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Unpredictable Hornets not surprised by sweep
Bees Believe
By Chris Ekstrand
"Shocking" is the adjective most people are applying to describe the sweep of the Miami Heat by the Charlotte Hornets in the first round of the Eastern Conference Playoffs. However, a closer look at the team from the college basketball hotbed of North Carolina proves that maybe nobody should be shocked by this result.

Baron Davis averaged 20.3 ppg against the Heat in the first round.
Marc Serota/NBAE Photos
The Hornets were one of the most unpredictable teams in the NBA this season. Long winning streaks highlighted by dominant play were followed by commensurate losing streaks when the team lacked passion and chemistry. Many theories for this Jekyll and Hyde performance have been advanced, including lack of bench strength, unfamiliarity of players after a major offseason trade and distractions from the team's ongoing arena saga.

Whatever the truth of those theories may be, there were plenty of stretches this season when the Hornets looked like one of the best teams in the Eastern Conference. In December and again in February, the Hornets flirted with domination twice when they put together seven-game win streaks. From February 8 to March 21, the Hornets won 15 of 18 games and appeared ready to battle Milwaukee down to the wire for the Central Division title. The team also fared well all season against the better teams in the East, compiling a 16-10 record against the other seven Eastern Conference playoff teams.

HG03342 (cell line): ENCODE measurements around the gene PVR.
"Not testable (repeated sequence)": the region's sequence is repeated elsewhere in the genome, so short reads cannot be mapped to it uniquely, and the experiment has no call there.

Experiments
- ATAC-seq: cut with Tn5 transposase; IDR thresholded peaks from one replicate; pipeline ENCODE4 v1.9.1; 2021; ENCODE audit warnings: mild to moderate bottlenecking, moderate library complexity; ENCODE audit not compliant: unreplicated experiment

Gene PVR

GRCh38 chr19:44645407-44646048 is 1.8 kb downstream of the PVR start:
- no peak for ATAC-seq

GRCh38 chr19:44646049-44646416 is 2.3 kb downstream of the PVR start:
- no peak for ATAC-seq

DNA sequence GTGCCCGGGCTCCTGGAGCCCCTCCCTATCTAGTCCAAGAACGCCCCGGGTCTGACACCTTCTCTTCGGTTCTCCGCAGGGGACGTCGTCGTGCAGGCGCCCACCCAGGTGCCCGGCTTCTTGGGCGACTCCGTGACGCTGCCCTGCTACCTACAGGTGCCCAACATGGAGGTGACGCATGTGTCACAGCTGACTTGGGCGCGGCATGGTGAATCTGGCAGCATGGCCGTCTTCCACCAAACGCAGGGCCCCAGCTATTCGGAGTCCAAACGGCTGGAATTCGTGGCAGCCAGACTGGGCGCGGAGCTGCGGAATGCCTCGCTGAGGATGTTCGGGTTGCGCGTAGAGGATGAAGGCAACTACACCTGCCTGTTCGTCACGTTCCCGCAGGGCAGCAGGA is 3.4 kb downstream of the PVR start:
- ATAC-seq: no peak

"I think people fail to realize that at the beginning of the season, we went 20-9," said Hornets' leading scorer Jamal Mashburn, who scorched his former Heat teammates for 23.7 points per game in the first round. "Then we went on a bit of a lull, I should say a big lull [16 losses over next 21 games]. Then we went on another streak [15-3], and then we hit another lull [2-8]."

The up-and-down nature of the Hornets' season did not inspire great confidence among NBA experts, most of whom picked Miami to not only dismiss the Hornets but also to do so handily. Still, the season records show that when the Hornets were playing teams in the East they considered major threats, they came up big. Charlotte split four tough games during the regular season with Eastern Conference top seed Philadelphia, and took three of four games from Central Division winner Milwaukee.

"This is very special for the players because we really had our ups and downs this year," said Paul Silas in the aftermath of his first playoff series win as a head coach. "To come out strong the way they did the first two games [in Miami] and then come back tonight with the same energy and the same focus, it is just remarkable. I am very happy for them, elated, because they came together and would not be denied."

The question now is, with the Miami sweep boosting their confidence to record levels, how far can the Hornets go, with Milwaukee a likely Eastern Conference semifinal opponent?

"We beat them 3-1 during the regular season," Silas noted, "but this is a totally different season right now. I like our chances against anybody right now. We have to get a lot of production from a lot of people, and that's what we've done so far. I like our chances no matter who we play."

Chris Ekstrand is a member of the NBA Editorial Staff.

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